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ShaunR

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ShaunR last won the day on June 12

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    LabVIEW 2009
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    1994

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  1. ECL Version 4.5.0 was released with CoAP support. Next on the hit-list will be QUIC (when it's supported by OpenSSL properly). I'm also thinking of opening up the Socket VI's as a public API so people can create their own custom protocols.
  2. You want a table per channel. If you want to decimate, then use something like (rowid %% %d == 0) where %d is the decimation number of points. The graph display will do bilinear averaging if it's more than the number of pixels it can show so don't bother with that unless you want a specific type of post analysis. Be aware of aliasing though. The above is a section of code from the following example. You are basically doing a variation of it. It selects a range and displays Decimation number of points from that range but range selection is obtained by zooming on the graph rather than a slider. The query update rate is approximately 100ms and it doesn't change much for even a few million data points in the DB. It was a few versions ago but I did do some benchmarking of SQLite. So to give you some idea of what effects performance:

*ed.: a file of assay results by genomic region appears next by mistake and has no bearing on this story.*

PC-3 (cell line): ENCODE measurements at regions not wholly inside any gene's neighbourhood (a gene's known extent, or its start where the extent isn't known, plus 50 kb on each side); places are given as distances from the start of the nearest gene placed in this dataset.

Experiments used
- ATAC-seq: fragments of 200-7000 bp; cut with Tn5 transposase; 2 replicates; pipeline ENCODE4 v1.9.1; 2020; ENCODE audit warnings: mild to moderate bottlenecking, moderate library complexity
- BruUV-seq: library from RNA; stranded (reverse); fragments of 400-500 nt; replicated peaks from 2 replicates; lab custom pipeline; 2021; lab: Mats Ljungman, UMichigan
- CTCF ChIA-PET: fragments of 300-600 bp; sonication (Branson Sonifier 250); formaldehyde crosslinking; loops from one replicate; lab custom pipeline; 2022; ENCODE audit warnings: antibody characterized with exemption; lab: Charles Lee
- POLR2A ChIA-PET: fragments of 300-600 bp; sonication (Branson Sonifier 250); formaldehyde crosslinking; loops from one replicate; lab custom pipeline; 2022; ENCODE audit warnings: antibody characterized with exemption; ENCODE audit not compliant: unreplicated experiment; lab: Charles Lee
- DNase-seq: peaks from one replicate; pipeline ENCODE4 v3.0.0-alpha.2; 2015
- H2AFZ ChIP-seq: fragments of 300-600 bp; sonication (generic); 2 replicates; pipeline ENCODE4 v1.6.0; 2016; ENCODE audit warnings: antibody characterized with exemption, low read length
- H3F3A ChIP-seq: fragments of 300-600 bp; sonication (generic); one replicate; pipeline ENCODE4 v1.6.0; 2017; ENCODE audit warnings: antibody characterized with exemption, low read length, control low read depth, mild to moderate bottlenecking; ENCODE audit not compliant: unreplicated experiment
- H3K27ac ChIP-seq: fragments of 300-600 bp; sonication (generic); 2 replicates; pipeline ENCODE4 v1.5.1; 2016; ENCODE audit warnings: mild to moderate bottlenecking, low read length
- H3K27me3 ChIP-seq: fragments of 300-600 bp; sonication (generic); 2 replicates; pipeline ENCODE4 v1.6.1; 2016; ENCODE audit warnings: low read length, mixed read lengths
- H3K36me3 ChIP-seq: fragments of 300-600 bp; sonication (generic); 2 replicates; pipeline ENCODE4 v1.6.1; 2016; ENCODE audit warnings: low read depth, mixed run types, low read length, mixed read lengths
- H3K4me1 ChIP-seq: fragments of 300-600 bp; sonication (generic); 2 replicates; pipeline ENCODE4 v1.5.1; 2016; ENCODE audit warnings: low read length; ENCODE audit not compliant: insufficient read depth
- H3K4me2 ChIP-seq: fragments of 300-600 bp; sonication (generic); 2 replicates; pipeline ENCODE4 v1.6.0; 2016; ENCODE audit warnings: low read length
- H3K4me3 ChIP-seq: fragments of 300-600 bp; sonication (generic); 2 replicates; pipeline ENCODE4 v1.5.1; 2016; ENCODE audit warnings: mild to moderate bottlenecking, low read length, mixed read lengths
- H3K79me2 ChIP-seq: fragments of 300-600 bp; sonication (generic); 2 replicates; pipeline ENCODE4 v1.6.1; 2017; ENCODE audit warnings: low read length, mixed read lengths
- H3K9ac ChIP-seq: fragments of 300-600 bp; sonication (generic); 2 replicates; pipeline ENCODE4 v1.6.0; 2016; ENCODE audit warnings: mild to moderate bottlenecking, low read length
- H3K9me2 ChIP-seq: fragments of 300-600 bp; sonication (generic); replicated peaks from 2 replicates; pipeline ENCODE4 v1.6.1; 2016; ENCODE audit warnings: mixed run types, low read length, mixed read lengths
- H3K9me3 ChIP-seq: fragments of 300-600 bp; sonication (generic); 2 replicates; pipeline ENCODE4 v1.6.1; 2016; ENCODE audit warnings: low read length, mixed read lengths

3. I'm not sure what you mean by "not fully transparent" but if you want to get rid of the border you can do something like this. sr_test1.zip
  4. Not so much mind boggling - I used to support VxWorks . It's not just Apple OS's though. Linux is similar. The same mind-set pervades both ecosystems. I used to support Mac, Linux and Windows for my binary based products because LabVIEW made it look easy. Mac was the first to go (nobody used it anyway) then Linux went (they are still in denial about distribution).
  5. It doesn't have to. Just back-save () to a version that supports the OS then compile under that version. If you are thinking about forward compatibility then all languages gave up looking for that unicorn many years ago. That is excellent news.
  6. This wouldn't be much of an issue since you could always use an older version of LabVIEW to compile for that customer. However. Now LabVIEW is subscription based so hopefully you have kept copies of your old LabVIEW installation downloads.
  7. Anyone interested in QUIC? I have a working client (OpenSSL doesn't support server-side ATM but will later this year). I feel I need to clarify that when I say I have a working client, that's without HTTP3 (just the QUIC transport). That means the "Example SSL Data Client" and "Example SSL HTTP Client TCP" can use QUIC but things like "Example SSL HTTP Client GET" cannot (for now). If you are interested, then now's the time to put in your use-cases, must haves and nice-to-haves. I'm particularly interested in the use-cases as QUIC has the concept of multiplexed streams so may benefit from a complete API (similar to how the SSH API has channels) rather than just choosing between TLS/DTLS/QUIC as it now operates.